G’day Sparex is sold by jewellery supply people to use as a
pickle to clean up sterling and carat gold after soldering or other
heating. It is supposed to be sodium bisulphate, but as I
understand from many Orchidians it often seems to contain some brown
scunge or other. So let me tell you how sodium bisulphate is made .
It is a byproduct made during the production of hydrochloric acid.
That acid is made by heating common salt; sodium chloride, NaCl
with concentrated sulphuric acid; H2SO4, which to give the proper
name is dihydrogen sulphate So the chloride part of the salt
combines with the hydrogen of sulphuric acid, and the poisonous gas
hydrogen chloride is given off. This gas is extremely soluble in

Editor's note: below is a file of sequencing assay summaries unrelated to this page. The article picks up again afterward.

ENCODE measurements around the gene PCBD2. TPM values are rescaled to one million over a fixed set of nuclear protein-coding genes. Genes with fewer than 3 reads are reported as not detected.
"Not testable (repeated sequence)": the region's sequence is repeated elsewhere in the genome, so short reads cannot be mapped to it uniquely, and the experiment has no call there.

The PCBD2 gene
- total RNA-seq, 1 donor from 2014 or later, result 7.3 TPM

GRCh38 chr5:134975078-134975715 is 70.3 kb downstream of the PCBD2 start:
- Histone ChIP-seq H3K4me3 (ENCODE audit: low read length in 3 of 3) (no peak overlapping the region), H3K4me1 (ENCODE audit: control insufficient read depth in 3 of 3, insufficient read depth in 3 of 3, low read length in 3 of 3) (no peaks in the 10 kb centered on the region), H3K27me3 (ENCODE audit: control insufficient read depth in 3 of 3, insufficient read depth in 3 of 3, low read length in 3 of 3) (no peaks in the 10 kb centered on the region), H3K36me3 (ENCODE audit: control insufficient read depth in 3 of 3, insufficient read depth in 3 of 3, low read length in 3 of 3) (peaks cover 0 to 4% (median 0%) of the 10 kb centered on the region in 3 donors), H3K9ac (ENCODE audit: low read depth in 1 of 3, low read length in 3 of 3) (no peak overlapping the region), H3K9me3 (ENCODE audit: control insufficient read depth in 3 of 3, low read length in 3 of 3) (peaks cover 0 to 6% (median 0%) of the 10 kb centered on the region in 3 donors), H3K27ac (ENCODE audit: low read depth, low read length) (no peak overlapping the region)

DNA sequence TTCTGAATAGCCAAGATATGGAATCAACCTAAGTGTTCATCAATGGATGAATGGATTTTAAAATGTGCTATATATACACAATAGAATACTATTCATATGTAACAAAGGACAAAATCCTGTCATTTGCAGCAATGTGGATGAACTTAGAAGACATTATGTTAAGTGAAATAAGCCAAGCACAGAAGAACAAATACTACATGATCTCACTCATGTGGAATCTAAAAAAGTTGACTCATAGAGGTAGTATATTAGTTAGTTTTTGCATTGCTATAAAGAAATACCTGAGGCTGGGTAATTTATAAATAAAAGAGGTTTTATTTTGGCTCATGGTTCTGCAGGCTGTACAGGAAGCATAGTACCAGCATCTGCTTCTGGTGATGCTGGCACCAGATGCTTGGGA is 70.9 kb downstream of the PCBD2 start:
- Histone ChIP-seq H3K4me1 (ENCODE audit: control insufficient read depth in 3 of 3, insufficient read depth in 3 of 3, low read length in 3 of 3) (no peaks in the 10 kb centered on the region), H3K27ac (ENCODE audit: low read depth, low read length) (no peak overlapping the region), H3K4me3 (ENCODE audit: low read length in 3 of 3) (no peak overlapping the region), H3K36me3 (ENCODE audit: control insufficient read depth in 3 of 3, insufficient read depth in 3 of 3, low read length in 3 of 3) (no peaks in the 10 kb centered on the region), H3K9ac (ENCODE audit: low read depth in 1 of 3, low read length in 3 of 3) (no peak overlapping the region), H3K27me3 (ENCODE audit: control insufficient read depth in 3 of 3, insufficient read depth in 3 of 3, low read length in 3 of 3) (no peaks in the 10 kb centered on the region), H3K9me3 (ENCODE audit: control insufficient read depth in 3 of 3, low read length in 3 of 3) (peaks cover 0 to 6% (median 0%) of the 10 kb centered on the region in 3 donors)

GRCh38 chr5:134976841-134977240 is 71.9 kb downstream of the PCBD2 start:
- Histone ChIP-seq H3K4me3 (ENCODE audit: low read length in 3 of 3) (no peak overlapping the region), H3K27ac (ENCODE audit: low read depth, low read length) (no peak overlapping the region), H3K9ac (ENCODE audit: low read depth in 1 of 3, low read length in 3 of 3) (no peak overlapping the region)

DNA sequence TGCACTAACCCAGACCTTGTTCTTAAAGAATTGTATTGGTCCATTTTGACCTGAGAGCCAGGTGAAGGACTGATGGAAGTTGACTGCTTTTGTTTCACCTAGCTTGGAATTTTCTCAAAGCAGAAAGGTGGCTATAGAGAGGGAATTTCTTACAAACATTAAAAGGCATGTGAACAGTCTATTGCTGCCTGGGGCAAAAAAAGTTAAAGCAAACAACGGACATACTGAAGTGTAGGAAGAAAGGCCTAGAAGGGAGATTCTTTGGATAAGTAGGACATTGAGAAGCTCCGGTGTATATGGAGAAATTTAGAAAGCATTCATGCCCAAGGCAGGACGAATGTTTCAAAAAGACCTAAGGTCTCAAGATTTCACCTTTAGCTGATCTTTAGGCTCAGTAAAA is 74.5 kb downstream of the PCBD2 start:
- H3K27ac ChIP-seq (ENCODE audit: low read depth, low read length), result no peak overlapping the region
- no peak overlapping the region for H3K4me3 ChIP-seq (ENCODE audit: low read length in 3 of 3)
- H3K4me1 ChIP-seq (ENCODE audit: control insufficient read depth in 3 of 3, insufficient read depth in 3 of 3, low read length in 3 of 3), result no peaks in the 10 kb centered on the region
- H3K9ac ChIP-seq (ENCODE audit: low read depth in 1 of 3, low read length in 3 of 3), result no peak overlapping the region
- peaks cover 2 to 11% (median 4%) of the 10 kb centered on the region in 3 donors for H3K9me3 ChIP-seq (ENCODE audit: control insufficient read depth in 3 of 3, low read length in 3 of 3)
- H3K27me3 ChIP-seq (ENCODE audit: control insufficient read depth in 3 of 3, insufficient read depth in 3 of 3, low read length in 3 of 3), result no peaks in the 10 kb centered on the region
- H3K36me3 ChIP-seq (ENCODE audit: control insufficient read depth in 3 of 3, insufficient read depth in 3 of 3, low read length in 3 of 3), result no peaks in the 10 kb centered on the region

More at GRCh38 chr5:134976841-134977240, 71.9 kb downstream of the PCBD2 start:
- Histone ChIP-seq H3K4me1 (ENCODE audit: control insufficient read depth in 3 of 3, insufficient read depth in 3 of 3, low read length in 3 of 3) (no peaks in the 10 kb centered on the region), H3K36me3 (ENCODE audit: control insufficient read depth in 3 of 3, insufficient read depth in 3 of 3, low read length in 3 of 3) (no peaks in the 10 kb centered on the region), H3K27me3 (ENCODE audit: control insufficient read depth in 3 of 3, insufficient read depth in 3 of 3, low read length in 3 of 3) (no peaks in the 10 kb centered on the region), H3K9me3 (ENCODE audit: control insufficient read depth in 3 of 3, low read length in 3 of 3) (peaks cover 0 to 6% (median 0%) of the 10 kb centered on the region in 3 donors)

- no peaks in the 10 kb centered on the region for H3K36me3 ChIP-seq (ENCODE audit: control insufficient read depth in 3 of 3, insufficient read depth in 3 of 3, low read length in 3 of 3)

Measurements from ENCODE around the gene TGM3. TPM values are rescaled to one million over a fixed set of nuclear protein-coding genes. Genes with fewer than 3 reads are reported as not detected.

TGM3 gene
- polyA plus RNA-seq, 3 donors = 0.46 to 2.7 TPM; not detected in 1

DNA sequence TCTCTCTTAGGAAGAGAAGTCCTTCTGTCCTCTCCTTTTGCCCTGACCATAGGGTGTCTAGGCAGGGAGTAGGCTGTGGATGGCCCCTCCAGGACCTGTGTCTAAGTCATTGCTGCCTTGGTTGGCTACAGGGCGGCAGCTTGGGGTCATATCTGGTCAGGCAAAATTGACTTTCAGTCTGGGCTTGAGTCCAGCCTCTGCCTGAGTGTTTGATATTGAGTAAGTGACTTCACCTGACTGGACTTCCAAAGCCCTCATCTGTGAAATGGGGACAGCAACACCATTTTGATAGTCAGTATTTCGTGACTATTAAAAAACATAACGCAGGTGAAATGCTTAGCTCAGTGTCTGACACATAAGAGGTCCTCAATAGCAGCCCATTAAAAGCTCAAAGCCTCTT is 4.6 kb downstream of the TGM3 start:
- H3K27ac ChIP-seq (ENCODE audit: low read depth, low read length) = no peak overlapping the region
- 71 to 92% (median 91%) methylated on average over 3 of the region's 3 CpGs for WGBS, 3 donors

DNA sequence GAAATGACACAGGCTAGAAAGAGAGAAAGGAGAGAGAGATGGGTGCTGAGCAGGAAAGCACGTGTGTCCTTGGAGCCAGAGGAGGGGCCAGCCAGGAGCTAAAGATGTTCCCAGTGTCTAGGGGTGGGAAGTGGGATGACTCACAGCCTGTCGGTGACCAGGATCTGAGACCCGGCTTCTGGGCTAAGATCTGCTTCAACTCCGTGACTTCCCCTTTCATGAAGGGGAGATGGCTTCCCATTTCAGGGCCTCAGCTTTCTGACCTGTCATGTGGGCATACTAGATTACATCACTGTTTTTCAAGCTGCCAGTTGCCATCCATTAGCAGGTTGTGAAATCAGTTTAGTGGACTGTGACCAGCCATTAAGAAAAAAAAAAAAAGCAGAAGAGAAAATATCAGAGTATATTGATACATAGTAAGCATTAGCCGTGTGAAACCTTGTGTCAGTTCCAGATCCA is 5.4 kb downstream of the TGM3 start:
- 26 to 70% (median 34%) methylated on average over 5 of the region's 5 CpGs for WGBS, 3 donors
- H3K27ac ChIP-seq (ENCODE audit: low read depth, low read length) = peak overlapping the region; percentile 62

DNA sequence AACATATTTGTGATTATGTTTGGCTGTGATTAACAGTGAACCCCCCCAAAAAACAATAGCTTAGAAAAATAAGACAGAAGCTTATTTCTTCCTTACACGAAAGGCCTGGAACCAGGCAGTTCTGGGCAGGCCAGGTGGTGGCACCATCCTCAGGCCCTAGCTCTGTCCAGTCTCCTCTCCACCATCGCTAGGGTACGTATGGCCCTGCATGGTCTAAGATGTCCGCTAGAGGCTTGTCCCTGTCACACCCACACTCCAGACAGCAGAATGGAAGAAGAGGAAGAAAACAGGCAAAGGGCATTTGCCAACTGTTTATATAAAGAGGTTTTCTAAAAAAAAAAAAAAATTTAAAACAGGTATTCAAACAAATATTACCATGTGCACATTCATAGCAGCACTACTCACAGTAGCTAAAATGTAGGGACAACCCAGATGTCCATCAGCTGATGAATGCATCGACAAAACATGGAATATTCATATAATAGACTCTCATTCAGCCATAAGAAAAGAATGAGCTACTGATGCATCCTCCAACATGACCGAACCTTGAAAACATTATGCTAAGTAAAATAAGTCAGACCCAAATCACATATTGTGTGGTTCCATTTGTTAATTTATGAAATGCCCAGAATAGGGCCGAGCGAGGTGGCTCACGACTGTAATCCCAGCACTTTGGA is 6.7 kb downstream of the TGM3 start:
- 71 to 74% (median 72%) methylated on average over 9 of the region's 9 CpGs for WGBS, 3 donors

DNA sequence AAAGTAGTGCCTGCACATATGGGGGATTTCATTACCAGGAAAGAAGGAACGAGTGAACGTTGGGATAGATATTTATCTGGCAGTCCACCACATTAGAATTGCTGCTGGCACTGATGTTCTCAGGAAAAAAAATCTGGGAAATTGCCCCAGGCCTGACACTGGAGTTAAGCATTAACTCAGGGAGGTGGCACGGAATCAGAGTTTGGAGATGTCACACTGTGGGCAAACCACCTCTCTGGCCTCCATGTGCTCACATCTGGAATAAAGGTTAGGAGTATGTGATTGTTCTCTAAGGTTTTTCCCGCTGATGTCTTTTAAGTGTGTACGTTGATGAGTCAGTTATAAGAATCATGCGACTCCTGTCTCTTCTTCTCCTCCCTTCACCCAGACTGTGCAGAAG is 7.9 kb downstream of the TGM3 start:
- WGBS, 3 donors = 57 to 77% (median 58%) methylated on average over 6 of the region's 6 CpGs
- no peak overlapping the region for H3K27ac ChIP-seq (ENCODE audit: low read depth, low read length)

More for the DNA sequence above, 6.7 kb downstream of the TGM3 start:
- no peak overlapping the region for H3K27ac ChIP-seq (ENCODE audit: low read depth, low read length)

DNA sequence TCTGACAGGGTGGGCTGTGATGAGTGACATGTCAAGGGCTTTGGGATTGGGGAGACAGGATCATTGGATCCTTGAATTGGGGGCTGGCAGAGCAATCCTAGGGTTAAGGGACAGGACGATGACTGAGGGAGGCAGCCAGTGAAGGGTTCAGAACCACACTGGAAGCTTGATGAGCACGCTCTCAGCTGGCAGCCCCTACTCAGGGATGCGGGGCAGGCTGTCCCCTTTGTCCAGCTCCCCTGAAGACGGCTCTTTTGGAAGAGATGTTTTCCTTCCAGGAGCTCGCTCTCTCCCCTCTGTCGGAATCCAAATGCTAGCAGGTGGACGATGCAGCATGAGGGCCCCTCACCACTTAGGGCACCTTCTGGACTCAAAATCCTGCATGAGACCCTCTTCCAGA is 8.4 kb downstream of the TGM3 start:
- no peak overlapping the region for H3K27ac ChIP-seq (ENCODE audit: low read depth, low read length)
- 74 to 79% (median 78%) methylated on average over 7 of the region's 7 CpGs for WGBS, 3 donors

water and so dissolves up to a maximum strength of 35.5%
What is left in the reaction vessel is the combination of the
sulphate part of the sulphuric acid plus some hydrogen together
with the sodium part of the sodium chloride to make sodium
bisulphate, or correctly, sodium hydrogen sulphate NaHSO4. All the
chemicals used are colourless. So is sodium bisulphate. Therefore
brown Sparex must contain impurities. It is the hydrogen part of
sodium bisulphate that dissolves copper oxides and silver sulphides
to act as a pickle. It will of course also dissolve the borax and
borates from the soldering flux.
Finally, to those who don’t like the thought of dumping used pickle
into the sewage system, please remember that in England and in New
Zealand (and other countries) a commercial product called Harpic is
sold for cleaning and removing the incrustation of lime that may be
found in baths, wash basins and toilet bowls. And what is Harpic?
Well, whisper it - mainly sodium bisulphate! Understand whatever you
Cheers for now,
John Burgess; @John_Burgess2 of Mapua, Nelson NZ